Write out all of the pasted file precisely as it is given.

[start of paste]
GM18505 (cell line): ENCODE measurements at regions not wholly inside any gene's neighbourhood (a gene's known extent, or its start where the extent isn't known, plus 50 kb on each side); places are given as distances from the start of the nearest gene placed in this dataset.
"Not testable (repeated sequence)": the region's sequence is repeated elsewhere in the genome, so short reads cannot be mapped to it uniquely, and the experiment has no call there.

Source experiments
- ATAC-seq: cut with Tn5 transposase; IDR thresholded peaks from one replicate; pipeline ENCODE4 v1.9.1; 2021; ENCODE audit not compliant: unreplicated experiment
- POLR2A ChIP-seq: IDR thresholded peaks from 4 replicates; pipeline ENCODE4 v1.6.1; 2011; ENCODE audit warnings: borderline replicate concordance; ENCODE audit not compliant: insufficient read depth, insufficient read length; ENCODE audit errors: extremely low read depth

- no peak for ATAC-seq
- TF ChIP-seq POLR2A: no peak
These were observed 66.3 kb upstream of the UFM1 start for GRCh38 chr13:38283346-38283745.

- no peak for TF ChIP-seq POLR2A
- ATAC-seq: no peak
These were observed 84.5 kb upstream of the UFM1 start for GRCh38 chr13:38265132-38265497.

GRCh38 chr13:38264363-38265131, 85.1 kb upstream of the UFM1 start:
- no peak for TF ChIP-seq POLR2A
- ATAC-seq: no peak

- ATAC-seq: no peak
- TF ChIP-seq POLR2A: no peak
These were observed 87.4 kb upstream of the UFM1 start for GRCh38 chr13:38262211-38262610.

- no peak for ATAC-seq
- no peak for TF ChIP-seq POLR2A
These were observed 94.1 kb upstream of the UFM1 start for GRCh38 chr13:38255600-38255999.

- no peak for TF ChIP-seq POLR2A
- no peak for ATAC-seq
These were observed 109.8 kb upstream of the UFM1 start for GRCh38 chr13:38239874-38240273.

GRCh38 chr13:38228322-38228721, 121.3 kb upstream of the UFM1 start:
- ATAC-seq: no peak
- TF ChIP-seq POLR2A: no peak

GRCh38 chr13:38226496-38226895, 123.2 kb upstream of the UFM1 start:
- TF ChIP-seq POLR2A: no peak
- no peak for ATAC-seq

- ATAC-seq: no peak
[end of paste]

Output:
GM18505 (cell line): ENCODE measurements at regions not wholly inside any gene's neighbourhood (a gene's known extent, or its start where the extent isn't known, plus 50 kb on each side); places are given as distances from the start of the nearest gene placed in this dataset.
"Not testable (repeated sequence)": the region's sequence is repeated elsewhere in the genome, so short reads cannot be mapped to it uniquely, and the experiment has no call there.

Source experiments
- ATAC-seq: cut with Tn5 transposase; IDR thresholded peaks from one replicate; pipeline ENCODE4 v1.9.1; 2021; ENCODE audit not compliant: unreplicated experiment
- POLR2A ChIP-seq: IDR thresholded peaks from 4 replicates; pipeline ENCODE4 v1.6.1; 2011; ENCODE audit warnings: borderline replicate concordance; ENCODE audit not compliant: insufficient read depth, insufficient read length; ENCODE audit errors: extremely low read depth

- no peak for ATAC-seq
- TF ChIP-seq POLR2A: no peak
These were observed 66.3 kb upstream of the UFM1 start for GRCh38 chr13:38283346-38283745.

- no peak for TF ChIP-seq POLR2A
- ATAC-seq: no peak
These were observed 84.5 kb upstream of the UFM1 start for GRCh38 chr13:38265132-38265497.

GRCh38 chr13:38264363-38265131, 85.1 kb upstream of the UFM1 start:
- no peak for TF ChIP-seq POLR2A
- ATAC-seq: no peak

- ATAC-seq: no peak
- TF ChIP-seq POLR2A: no peak
These were observed 87.4 kb upstream of the UFM1 start for GRCh38 chr13:38262211-38262610.

- no peak for ATAC-seq
- no peak for TF ChIP-seq POLR2A
These were observed 94.1 kb upstream of the UFM1 start for GRCh38 chr13:38255600-38255999.

- no peak for TF ChIP-seq POLR2A
- no peak for ATAC-seq
These were observed 109.8 kb upstream of the UFM1 start for GRCh38 chr13:38239874-38240273.

GRCh38 chr13:38228322-38228721, 121.3 kb upstream of the UFM1 start:
- ATAC-seq: no peak
- TF ChIP-seq POLR2A: no peak

GRCh38 chr13:38226496-38226895, 123.2 kb upstream of the UFM1 start:
- TF ChIP-seq POLR2A: no peak
- no peak for ATAC-seq

- ATAC-seq: no peak